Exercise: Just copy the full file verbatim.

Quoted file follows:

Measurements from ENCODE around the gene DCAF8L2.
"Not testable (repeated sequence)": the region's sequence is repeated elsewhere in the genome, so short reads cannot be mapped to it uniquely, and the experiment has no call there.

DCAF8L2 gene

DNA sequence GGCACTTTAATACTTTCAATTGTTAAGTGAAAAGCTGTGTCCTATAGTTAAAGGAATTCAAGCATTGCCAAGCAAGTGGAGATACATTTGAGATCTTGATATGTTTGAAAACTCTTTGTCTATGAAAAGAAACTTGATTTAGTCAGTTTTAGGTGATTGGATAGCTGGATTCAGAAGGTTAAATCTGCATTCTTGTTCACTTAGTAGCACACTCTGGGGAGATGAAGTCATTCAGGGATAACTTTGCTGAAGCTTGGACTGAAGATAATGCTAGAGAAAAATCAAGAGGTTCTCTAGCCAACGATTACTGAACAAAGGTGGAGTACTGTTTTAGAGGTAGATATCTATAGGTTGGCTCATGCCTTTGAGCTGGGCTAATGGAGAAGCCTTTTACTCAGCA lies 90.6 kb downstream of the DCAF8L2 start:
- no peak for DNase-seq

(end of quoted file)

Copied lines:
Measurements from ENCODE around the gene DCAF8L2.
"Not testable (repeated sequence)": the region's sequence is repeated elsewhere in the genome, so short reads cannot be mapped to it uniquely, and the experiment has no call there.

DCAF8L2 gene

DNA sequence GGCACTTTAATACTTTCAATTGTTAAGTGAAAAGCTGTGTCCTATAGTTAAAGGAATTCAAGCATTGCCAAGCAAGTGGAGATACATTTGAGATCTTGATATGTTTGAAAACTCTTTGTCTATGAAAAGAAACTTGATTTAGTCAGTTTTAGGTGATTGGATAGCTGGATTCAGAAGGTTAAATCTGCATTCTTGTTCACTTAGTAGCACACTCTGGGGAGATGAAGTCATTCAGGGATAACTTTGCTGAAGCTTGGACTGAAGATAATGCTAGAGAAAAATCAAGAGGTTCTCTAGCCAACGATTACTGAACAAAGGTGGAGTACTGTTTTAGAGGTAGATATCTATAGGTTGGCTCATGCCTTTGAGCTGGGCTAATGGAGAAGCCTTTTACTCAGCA lies 90.6 kb downstream of the DCAF8L2 start:
- no peak for DNase-seq